09 May Debunking 10 Common Myths About Pigmentation Treatment
Pigmentation issues like freckles, sunspots, melasma, ABNOM and post-inflammatory hyperpigmentation can be a source of frustration and self-consciousness for many people.
While pigmentation treatments like lasers, topical creams, and oral medication have become increasingly popular, there are still many myths and misconceptions surrounding these treatments.
In this article, we’ll debunk 10 common myths about pigmentation treatment.
Myth: Laser can cause skin thinning?
Truth: Lasers used for pigmentation treatments don’t cause skin thinning. In fact, they can potentially improve overall skin health and increase skin thickness. Non-ablative lasers are typically used for pigmentation treatment and work by using a specific wavelength of light that is only absorbed by the melanin in the skin, leaving the surrounding tissue unharmed. These lasers don’t affect skin thickness at all and can even stimulate collagen production, which can improve skin thickness, elasticity, and firmness.
Myth: Pigmentation treatment is a one-time solution
Truth: Pigmentation treatment requires a multidimensional approach and is not a one-time solution.
There are different types of pigmentation, and each type requires a different approach to treatment. Factors like age, severity of pigmentation, duration, skin condition, compliance with skincare, and underlying medical illness can all affect the treatment approach.
A personalized treatment plan that addresses the individual’s specific needs is essential. In-clinic treatments like lasers, at-home skincare routines, and sometimes even oral medication may be included in the treatment plan.
Myth: There is a permanent cure for pigmentation
Truth: There isn’t a permanent cure for pigmentation, but we can prevent new pigments from forming by addressing the underlying factors.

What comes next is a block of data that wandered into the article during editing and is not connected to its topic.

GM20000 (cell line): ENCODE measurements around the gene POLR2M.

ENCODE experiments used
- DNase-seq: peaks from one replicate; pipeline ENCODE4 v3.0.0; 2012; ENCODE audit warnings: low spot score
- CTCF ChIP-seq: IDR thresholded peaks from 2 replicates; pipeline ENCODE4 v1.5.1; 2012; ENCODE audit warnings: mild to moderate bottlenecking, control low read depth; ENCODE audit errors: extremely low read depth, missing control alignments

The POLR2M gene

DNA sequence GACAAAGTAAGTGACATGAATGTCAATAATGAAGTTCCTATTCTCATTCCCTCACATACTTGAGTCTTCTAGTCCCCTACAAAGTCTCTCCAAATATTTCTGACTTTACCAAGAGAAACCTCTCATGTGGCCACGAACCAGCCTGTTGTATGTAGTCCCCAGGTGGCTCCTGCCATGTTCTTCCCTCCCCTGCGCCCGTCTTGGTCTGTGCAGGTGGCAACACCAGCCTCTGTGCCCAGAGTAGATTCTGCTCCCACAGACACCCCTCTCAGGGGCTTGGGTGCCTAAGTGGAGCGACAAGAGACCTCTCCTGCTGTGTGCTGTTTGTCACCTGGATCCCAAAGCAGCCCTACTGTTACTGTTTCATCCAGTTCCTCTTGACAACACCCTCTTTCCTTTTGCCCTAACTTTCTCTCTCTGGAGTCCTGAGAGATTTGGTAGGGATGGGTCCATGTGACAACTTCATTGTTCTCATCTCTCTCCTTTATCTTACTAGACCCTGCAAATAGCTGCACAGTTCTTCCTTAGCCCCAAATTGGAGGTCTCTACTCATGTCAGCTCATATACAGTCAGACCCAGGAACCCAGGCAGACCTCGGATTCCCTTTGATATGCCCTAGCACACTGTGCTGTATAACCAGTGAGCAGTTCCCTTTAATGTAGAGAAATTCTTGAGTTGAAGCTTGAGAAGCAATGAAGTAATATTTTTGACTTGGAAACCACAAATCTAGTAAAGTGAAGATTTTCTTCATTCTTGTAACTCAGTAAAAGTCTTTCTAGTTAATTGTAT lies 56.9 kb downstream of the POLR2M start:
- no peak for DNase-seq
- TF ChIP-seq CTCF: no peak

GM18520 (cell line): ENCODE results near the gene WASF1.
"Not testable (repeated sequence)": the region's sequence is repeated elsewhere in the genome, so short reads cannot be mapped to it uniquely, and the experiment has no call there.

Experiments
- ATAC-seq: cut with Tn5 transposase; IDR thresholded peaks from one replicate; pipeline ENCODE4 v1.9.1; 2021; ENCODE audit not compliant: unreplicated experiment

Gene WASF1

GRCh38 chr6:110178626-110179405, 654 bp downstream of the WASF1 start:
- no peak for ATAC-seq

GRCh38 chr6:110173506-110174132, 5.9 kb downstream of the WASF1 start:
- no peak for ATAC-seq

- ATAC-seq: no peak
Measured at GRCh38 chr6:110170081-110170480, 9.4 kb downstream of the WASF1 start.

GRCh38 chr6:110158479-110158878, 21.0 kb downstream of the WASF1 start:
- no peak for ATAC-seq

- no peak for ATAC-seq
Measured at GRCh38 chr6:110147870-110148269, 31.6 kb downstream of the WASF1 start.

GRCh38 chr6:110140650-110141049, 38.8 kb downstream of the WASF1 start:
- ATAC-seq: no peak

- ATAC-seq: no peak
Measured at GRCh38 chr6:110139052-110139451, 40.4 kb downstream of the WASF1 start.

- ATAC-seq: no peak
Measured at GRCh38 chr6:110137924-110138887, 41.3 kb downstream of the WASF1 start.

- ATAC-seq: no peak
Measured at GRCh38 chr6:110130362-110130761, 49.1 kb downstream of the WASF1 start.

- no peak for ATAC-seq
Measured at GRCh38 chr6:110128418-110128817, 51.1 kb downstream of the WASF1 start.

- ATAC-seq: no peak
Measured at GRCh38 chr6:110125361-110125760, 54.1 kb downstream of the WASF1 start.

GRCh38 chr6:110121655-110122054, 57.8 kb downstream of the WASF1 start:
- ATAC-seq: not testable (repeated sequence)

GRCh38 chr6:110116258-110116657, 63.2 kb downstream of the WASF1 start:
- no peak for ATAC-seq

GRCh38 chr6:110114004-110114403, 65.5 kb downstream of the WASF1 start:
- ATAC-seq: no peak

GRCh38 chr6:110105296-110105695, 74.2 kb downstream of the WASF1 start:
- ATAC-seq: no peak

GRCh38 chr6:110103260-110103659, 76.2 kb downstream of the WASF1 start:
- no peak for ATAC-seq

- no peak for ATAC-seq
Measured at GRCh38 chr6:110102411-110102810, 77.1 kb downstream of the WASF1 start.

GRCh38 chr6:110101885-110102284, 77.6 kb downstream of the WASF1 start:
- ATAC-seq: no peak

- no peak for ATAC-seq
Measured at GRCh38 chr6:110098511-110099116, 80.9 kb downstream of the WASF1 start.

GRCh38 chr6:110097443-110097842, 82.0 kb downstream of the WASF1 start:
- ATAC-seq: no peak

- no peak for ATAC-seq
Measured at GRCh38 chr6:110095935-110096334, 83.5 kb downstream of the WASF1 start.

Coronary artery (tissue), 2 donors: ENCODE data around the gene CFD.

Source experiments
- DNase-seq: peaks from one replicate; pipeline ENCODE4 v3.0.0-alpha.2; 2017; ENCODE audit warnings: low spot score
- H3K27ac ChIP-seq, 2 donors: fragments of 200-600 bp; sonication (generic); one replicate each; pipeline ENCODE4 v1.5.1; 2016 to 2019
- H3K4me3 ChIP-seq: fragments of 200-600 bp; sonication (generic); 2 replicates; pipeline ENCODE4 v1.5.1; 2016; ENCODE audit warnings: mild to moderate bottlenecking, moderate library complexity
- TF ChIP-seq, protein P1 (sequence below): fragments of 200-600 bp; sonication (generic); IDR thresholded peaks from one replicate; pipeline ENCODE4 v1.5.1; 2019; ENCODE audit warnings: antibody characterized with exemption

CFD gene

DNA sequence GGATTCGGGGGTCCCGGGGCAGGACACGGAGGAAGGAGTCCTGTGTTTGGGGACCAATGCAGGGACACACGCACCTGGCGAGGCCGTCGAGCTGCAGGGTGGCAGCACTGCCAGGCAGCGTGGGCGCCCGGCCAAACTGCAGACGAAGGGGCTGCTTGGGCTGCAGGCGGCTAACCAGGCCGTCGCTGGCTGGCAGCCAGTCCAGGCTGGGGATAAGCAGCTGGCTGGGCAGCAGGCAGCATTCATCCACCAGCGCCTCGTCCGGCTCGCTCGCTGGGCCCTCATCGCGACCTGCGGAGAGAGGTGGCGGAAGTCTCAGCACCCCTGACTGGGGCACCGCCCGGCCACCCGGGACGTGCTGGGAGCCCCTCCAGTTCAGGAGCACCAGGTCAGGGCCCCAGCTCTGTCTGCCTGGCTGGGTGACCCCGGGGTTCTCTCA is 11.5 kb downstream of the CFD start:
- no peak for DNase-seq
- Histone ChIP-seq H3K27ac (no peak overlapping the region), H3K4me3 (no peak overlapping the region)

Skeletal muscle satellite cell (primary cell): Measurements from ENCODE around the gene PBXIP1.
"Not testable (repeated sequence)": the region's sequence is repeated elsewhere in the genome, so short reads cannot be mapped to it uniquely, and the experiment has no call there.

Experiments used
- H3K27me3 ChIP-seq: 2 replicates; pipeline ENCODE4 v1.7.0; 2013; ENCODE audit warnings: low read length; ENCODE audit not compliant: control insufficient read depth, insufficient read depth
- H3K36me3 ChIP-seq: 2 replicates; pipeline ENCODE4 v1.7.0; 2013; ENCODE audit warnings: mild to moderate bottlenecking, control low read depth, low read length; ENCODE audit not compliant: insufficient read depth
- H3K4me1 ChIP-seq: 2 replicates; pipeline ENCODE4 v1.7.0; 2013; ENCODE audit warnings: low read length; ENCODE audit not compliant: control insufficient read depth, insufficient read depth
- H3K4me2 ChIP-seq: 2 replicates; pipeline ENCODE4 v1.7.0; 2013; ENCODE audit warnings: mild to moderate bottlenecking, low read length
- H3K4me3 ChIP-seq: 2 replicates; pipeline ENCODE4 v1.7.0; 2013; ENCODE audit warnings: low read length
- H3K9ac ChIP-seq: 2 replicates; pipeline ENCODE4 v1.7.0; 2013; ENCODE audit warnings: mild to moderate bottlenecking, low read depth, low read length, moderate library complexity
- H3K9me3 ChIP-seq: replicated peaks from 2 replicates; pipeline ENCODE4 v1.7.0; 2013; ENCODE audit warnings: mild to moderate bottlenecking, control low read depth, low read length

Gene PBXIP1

Pigmentation occurs due to the overproduction or uneven distribution of melanin in the skin, and it can be caused by things like too much sun, hormonal changes, genetics, some medications, and skin injuries or inflammation. When we treat pigmentation, we only remove the melanin in the skin and not the melanocytes because they’re important in protecting our skin from skin cancer. But if the underlying cause of pigmentation isn’t addressed, like if we keep getting too much sun or hormonal changes, new pigmentation can form.
Therefore, it’s essential to take preventive measures like applying sunscreen, making sure our skin is hydrated, avoiding certain hormonal medications, and more.
Myth: Laser that treat pigmentation can cause your skin to be more sensitive to sun
Truth: The lasers used for pigmentation treatment are designed to target the melanin in the skin without harming the surrounding tissue, so they won’t affect skin thickness or increase sensitivity.
However, people with pigmentation issues often have sensitive skin as well, which can cause constant inflammation and activate melanocytes, leading to more melanin production. That’s why it’s important to address any sensitive skin issues during pigmentation treatment by making sure the skin is properly hydrated, using sunscreen to protect it from further damage, reducing inflammation with 595nm wavelength gold light treatment, and avoiding any triggers that could make the condition worse.